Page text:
Cor Aquilonis

Women Who Want Equal Pay Should Think About Becoming Pharmacists - I mean - Should Be Paid The Same As A Man With Who Has Equal Responsibilities, Experience, and Education No Matter What Career They Choose

FIFY

Levi

.....Unless They Come With Higher Costs To Their Employers.

Cor Aquilonis

The thesis of my post clearly supports equal pay for equal work.

*zoom in*

equal work.

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equal...

*maximum zoom*

EQUAL

So, if the work/costs they are different... then it wouldn't be relevant to the post, would it?

164

With a median annual wage of $113,190 (BLS/OES 2011) this occupation is way out of sync with reality and another reason for astronomically high prices for medical care. Sadly another industry at risk of offshoring to the far east where pharmacists make much, much less.

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The pharmacist's salary is only a small part of the cost of a prescription drug, and it is not unreasonable for someone who spent so many extra years in school, with a doctorate degree and a professional license, to get paid about twice what the average family does.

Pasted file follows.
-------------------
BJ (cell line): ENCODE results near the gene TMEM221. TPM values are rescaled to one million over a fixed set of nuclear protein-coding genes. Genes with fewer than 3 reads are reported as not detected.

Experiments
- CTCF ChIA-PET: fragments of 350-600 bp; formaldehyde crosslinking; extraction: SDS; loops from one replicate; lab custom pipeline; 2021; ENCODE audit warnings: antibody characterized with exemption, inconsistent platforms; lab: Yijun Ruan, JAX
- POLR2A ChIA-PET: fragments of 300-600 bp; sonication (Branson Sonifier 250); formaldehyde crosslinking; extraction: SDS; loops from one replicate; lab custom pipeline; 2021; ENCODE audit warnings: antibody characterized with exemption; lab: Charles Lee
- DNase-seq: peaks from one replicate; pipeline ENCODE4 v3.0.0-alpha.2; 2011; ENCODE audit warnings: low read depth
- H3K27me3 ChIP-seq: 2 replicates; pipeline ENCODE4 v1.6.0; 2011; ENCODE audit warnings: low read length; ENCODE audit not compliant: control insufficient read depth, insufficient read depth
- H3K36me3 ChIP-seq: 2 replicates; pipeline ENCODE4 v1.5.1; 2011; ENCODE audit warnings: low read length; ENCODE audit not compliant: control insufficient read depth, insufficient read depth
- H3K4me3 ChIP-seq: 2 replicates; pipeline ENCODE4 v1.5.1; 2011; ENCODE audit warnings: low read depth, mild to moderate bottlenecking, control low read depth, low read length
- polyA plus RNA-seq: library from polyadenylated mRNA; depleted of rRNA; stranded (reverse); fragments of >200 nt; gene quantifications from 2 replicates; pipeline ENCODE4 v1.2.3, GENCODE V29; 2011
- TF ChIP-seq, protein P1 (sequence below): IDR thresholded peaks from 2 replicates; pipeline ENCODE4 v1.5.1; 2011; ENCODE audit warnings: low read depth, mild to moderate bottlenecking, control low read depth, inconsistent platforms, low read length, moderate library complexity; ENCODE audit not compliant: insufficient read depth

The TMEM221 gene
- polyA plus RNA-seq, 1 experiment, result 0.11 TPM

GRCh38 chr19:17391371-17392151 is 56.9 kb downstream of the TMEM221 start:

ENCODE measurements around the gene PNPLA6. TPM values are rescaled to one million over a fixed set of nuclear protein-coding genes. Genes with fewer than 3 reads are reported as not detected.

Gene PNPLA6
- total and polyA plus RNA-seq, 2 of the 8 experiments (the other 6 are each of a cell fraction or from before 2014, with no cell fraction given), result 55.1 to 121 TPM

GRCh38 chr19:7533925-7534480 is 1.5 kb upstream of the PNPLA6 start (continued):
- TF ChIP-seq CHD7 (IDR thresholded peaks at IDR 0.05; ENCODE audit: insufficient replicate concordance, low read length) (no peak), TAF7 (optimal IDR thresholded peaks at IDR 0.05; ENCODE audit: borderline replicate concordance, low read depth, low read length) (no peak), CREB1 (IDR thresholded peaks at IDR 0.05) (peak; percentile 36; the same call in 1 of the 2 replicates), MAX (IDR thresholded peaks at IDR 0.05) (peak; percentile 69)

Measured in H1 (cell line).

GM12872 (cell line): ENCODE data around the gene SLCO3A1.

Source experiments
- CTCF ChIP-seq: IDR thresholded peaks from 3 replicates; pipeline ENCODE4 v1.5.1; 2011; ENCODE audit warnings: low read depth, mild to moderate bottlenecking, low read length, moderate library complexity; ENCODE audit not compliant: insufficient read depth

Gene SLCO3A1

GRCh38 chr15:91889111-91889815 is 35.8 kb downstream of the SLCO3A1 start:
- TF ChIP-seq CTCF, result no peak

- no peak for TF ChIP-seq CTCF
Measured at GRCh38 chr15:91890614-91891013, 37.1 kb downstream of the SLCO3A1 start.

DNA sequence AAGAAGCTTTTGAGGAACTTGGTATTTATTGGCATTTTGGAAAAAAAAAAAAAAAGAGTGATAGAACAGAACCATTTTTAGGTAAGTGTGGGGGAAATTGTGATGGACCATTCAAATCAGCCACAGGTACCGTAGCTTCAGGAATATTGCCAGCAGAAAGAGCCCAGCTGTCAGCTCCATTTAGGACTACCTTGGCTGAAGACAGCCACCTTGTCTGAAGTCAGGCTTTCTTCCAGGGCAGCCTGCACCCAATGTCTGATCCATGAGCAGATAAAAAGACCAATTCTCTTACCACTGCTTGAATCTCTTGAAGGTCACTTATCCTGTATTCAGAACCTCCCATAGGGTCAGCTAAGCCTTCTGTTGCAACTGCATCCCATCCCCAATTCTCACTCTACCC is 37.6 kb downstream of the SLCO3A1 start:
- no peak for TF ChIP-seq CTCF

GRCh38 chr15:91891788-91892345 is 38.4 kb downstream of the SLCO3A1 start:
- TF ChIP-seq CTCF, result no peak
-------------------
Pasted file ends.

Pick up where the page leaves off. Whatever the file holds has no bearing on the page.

Offshoring would be difficult, since the pharmacist needs to oversee the operations. You can't make sure that the pharmacy techs are properly controlling and dispensing the medications, and not illegally giving medical advice to customers, if you're not in the pharmacy with them. With few exceptions (one in Alaska, to serve very remote communities), most states require a pharmacist to be physically present. They don't get to telecommute.

Mark